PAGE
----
DVT SystemVerilog IDE User Guide
Rev. 23.2.28, 28 November 2023

41.3 Compilation Speed-up

Several DVT directives can help you reduce this duration, by shrinking the analysis of the full build or by limiting some functionalities in some sections of code.

This application note responds to performance related questions in terms of full build duration and memory consumption.

How can I stop compiling some files?

All you need for this is to use the +dvt_skip_compile directive.

It allows DVT to completely skip some files during the full build process.

The advantage of skipping compilation can be seen both in terms of build duration and memory consumption.

Note that, by skipping files from compilation, you might end up with false positive errors. This is caused by DVT not compiling the definition of some types (classes, modules, typedefs etc.). To fix this issue you will need Compile_Waivers.

The directive comes in several flavors:

  • +dvt_skip_compile+<simple_pattern>

  • +dvt_skip_compile+not+<simple_pattern>

  • +dvt_skip_compile+regex+<regex_pattern>

  • +dvt_skip_compile+regex+not+<regex_pattern>

In a simple pattern you can use wildcards such as '*' (any string) and '?' (any character). The absolute paths are considered for pattern matching.

If you want to skip compiling all the files under */dir1/*, you can add to the build configuration the following line:


If you want to skip compiling all the files except those under */dir1/*, use:


If you want to skip compiling all the files except those under */dir1/* and */dir2/*, use:




Note: If +dvt_skip_compile+not is the first skip directive encountered, then a preceding +dvt_skip_compile+* is implied.

Skip compile directives are applied in order when determining which files to be skipped. For this reason, the following configuration will result in all files under dir1 being skipped except those under dir1/dir2.


Skipped files are decorated distinctively in the Navigator View / Explorer View.

DVT Eclipse:

DVT for VS Code:

How can I compile the API only?

When you want to use some IPs, or internal code you don not need to change, the shallow compilation mode can help you.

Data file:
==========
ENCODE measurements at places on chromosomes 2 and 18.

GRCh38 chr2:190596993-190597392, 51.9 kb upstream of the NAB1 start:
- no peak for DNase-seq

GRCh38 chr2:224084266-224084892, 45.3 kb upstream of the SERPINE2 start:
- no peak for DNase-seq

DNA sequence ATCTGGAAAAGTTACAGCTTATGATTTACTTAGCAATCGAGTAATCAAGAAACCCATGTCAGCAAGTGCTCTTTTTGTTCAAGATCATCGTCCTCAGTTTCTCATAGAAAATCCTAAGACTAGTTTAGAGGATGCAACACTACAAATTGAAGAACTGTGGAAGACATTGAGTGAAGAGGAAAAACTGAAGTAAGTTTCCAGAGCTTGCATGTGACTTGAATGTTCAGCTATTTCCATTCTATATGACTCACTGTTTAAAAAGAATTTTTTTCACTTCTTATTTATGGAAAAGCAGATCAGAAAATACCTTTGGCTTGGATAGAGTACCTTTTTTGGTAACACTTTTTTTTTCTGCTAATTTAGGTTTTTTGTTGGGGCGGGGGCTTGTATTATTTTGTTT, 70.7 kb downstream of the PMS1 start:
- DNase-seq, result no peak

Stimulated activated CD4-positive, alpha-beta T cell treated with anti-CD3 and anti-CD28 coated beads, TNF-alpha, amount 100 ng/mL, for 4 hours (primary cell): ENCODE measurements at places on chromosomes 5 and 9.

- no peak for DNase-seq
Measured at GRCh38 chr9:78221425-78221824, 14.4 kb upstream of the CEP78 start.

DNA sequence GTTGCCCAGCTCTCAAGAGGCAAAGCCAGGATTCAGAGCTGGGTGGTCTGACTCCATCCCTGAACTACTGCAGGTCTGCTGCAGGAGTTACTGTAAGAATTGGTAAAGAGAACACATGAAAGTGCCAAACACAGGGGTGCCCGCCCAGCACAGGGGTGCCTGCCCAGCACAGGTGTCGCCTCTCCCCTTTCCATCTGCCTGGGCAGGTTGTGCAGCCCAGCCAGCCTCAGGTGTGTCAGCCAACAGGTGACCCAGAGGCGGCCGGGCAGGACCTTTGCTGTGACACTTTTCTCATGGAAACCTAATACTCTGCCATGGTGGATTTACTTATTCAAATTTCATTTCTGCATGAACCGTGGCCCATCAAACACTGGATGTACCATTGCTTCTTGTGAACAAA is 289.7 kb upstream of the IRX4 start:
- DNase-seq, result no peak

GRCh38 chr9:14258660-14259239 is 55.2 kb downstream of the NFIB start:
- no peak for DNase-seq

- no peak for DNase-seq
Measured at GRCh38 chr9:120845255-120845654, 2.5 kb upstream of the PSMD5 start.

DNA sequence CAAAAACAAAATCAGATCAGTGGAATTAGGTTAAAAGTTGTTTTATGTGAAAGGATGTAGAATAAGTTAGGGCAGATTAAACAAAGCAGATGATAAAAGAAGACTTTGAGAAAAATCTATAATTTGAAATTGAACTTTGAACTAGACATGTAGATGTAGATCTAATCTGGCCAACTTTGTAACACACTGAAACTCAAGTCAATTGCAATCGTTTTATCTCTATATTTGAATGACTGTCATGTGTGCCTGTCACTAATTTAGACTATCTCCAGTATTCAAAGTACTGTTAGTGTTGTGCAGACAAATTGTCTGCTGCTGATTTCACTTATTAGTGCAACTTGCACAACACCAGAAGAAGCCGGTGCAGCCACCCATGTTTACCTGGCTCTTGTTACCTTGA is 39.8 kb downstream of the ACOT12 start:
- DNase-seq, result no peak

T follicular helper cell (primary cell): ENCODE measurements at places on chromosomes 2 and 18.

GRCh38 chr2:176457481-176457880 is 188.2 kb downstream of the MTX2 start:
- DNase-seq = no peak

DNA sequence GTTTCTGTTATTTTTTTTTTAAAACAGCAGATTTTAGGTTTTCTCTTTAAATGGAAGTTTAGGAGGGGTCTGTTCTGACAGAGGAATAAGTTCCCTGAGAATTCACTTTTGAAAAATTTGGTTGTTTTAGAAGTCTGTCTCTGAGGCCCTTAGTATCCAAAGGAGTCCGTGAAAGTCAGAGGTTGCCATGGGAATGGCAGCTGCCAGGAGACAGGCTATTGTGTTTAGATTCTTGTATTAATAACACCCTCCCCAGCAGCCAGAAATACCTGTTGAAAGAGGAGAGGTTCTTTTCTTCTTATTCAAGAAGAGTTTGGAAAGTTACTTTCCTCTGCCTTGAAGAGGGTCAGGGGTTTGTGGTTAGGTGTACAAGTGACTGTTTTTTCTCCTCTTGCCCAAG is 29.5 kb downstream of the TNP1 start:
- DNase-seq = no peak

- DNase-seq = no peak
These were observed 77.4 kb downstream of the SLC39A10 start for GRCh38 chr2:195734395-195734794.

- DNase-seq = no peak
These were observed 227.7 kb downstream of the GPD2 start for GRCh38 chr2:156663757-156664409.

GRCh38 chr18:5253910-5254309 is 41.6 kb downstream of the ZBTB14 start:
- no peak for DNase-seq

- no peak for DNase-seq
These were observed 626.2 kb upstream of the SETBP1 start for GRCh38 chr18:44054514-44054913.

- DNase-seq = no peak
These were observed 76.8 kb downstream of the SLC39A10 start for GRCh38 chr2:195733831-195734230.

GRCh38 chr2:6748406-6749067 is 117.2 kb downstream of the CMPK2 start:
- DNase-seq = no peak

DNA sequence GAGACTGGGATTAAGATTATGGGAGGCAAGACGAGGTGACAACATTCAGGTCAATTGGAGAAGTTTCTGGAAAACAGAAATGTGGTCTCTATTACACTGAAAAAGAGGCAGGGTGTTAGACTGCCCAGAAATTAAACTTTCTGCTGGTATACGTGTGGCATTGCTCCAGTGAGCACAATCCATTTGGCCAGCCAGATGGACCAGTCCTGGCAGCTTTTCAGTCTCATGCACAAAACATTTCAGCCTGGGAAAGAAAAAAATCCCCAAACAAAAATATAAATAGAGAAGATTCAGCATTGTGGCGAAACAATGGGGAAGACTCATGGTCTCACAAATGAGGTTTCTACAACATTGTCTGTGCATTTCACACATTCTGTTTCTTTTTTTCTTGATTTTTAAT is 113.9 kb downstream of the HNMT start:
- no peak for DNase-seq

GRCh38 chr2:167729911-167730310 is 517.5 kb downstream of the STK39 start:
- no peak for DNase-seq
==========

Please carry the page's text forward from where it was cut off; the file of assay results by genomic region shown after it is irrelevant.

This will ensure that DVT parses the shallow compiled files and extracts the API from them, leaving aside the details at the same time. This means DVT will still detect all the classes, modules, interfaces and so on, but it will only take into consideration the minimum necessary to use their API. For example, only the ports and parameters will be collected from within a module and only arguments will be collected for functions and tasks.

This approach will lower the build time and memory consumption, but a smaller scale compared to +dvt_skip_compile.

The advantage of using shallow compilation resides in the ability to use the shallow compiled API. Modules and functions will appear in the Autocomplete proposal list, hyperlinks like "Open Declaration" will work and, most importantly, no new errors will be triggered, meaning there is no need to add Compile Waivers.

The directive comes in several flavors:

  • +dvt_shallow_compile+<simple_pattern>

  • +dvt_shallow_compile+not+<simple_pattern>

  • +dvt_shallow_compile+regex+<regex_pattern>

  • +dvt_shallow_compile+regex+not+<regex_pattern>

  • +dvt_shallow_compile+<mode>, where the available modes are: ALL_MODULES, ALL_FUNCTIONS and ALL_TASKS.

The first four flavors work similarly to +dvt_skip_compile. This will apply shallow compilation to each file that matches, no matter the content (module, functions or task).

The last flavor allows you to easily shallow compile all the modules for example, without needing to manually specify to paths to them. This last flavor also works in conjunction with the first four.

Consider the following example:


The result will be that all modules, functions or tasks that DVT encounters under */dir1/* will be shallow compiled and all the modules, no matter the path, will also be shallow compiled.

Visual indicators are added in multiple places:

A notification at the top of the editor
Not available in VS Code
An "[S]" indicator in the views: Compile Order, Types, Design Hierarchy, Verification Hierarchy
An "[S]" indicator in the diagrams: Schematic Diagrams, UVM Component Diagrams
A "(shallow)" indicator in the Console View during full build

Note: Design Hierarchy and Verification Hierarchy will not show instances for shallow compiled elements (modules/UVM components).

Note: Some functionalities may not fully work in shallow compiled API (i.e. show usages, refactoring)

How to improve the elaboration time

To improve the elaboration time, you can configure it with the directives found in the Elaboration Performance documentation page.